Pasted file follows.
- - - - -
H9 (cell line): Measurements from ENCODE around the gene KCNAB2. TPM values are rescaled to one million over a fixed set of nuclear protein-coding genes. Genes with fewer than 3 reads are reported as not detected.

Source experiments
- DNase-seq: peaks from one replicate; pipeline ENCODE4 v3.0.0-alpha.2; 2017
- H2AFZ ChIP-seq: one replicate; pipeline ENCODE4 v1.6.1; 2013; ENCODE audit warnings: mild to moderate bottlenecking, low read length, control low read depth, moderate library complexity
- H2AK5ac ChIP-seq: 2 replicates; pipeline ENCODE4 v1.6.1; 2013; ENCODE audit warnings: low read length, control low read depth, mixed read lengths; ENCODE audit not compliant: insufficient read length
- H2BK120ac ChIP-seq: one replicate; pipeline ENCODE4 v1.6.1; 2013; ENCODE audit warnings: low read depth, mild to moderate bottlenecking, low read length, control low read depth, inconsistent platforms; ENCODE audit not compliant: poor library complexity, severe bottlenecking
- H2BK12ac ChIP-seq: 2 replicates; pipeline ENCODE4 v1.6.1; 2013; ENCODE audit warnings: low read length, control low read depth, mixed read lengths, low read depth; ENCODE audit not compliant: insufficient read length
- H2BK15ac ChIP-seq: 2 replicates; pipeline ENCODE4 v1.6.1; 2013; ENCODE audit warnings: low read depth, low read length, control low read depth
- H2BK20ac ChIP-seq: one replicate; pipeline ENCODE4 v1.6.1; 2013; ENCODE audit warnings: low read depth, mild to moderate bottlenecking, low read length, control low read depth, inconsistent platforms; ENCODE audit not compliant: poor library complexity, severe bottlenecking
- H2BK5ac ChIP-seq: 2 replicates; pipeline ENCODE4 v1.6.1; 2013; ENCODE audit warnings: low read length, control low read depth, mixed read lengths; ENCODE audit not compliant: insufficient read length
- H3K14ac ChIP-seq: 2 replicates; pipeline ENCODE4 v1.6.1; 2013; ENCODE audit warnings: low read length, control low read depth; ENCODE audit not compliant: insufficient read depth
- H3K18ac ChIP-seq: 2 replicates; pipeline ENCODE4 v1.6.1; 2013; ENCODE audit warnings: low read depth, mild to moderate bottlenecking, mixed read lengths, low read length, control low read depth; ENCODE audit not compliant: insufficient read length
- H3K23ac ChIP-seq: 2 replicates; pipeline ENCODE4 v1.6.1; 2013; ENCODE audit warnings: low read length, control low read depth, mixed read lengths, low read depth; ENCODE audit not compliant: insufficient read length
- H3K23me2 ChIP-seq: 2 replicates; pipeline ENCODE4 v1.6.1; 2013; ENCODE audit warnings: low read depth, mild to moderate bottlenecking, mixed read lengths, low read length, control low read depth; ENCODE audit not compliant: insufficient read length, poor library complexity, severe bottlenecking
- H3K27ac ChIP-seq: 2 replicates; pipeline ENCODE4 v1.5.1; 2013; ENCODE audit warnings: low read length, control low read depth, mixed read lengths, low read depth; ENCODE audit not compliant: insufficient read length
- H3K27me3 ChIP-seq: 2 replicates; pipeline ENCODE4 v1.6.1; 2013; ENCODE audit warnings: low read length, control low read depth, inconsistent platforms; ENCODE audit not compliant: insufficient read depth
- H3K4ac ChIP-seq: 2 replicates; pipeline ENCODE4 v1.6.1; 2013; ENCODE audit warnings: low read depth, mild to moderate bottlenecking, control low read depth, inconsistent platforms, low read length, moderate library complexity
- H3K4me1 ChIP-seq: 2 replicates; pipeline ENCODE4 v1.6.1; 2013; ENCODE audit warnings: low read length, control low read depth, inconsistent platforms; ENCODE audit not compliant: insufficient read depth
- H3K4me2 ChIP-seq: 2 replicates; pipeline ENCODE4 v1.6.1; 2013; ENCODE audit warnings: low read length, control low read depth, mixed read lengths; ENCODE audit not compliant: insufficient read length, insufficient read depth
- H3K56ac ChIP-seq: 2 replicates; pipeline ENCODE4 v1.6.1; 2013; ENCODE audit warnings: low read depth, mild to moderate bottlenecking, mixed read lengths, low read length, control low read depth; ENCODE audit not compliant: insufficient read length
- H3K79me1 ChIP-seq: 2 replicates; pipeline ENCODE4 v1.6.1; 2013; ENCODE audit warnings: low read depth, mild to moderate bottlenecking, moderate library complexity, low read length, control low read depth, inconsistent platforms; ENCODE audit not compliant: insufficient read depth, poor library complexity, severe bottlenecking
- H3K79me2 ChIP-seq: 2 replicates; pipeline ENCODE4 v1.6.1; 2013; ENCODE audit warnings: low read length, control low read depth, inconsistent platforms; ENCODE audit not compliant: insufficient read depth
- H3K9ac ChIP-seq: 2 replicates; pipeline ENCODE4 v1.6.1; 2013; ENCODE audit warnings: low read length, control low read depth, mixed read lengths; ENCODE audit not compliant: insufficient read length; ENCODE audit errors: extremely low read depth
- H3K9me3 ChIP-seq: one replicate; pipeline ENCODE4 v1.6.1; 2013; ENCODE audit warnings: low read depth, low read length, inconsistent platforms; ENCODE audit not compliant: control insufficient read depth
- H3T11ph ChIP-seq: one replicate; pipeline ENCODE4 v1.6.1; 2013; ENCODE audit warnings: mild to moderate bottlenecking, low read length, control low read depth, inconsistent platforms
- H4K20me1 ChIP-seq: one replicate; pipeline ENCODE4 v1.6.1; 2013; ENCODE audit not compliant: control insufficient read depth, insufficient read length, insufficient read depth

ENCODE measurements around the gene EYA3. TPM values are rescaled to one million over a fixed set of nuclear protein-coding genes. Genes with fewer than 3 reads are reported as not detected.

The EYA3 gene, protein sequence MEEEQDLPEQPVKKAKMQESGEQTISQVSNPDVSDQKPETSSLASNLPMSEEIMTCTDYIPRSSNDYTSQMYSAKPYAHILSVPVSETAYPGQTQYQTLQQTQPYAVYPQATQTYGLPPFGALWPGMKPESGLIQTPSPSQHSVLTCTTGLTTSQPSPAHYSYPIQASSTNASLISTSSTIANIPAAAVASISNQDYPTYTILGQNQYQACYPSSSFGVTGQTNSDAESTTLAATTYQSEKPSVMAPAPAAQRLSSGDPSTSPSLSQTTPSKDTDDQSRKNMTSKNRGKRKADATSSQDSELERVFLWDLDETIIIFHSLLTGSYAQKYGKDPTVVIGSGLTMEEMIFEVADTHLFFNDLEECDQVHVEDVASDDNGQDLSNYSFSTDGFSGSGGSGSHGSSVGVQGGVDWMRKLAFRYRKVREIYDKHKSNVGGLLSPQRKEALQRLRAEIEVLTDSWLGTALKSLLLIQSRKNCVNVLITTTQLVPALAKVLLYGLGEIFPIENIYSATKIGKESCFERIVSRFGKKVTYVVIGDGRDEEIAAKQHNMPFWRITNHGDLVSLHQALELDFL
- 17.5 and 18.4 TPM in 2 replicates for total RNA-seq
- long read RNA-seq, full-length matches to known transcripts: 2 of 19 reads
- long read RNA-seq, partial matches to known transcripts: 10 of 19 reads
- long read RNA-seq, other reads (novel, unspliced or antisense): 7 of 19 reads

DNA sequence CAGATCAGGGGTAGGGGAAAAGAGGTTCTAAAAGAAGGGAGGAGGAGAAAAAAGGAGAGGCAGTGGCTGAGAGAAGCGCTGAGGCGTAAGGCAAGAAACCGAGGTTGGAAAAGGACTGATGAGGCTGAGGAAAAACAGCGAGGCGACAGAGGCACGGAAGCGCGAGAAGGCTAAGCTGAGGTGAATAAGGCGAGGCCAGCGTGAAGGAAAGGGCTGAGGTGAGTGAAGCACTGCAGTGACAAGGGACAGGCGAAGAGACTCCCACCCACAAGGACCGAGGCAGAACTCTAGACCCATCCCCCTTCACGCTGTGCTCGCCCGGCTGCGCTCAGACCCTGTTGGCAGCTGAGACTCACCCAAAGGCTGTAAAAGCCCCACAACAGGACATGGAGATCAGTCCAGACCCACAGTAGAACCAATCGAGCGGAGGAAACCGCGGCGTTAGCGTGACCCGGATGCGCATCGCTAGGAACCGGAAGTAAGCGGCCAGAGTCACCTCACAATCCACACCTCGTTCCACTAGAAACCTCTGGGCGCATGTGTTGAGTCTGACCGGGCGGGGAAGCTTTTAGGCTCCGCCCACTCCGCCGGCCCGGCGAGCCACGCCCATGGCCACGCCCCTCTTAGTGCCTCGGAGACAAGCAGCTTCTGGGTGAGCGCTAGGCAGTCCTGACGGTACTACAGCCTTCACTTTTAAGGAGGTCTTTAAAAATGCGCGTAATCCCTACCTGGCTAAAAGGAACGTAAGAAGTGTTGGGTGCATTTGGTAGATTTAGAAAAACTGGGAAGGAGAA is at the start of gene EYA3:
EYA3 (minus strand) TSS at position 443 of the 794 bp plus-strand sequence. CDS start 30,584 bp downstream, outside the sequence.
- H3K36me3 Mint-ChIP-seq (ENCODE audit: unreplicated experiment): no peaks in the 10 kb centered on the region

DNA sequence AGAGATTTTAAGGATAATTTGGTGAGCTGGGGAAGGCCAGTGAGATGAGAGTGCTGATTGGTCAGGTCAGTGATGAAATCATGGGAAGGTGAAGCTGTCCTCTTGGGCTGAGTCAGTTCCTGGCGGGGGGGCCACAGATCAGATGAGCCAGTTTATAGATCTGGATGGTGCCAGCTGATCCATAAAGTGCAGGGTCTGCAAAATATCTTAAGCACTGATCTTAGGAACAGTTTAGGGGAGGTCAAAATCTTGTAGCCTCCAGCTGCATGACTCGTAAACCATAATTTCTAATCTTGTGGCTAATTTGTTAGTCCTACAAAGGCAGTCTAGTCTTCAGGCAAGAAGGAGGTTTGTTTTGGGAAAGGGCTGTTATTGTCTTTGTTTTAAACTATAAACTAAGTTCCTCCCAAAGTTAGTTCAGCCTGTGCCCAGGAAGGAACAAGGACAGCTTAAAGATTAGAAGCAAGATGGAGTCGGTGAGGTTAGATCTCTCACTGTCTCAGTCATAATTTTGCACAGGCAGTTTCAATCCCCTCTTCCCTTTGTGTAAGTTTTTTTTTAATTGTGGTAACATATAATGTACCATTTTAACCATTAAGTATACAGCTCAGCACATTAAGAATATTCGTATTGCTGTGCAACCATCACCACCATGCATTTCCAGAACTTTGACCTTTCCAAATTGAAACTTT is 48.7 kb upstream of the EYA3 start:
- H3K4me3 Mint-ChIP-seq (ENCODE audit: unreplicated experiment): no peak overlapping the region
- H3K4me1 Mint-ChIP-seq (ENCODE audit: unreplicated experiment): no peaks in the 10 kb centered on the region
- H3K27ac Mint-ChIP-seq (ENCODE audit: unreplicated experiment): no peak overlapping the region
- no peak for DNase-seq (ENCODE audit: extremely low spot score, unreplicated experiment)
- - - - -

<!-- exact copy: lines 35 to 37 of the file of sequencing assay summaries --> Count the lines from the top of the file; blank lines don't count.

- H3K36me3 Mint-ChIP-seq (ENCODE audit: unreplicated experiment): no peaks in the 10 kb centered on the region

DNA sequence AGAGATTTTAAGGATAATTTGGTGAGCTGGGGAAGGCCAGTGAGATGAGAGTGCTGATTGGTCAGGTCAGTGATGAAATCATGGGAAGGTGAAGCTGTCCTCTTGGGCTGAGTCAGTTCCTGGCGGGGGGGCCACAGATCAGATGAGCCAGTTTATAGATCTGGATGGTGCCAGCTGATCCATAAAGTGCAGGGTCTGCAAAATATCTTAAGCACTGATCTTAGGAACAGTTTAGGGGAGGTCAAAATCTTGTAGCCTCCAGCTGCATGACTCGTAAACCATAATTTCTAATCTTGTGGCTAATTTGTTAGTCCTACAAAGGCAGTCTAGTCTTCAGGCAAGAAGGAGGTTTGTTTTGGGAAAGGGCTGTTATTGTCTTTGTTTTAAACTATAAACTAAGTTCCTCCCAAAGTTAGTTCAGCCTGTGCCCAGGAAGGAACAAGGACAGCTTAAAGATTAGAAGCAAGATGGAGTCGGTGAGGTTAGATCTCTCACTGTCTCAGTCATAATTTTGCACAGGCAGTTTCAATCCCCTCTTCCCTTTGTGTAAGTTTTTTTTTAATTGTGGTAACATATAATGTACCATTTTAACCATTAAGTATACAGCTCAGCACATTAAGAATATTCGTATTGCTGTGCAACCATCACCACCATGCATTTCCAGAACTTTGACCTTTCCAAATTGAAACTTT is 48.7 kb upstream of the EYA3 start:
- H3K4me3 Mint-ChIP-seq (ENCODE audit: unreplicated experiment): no peak overlapping the region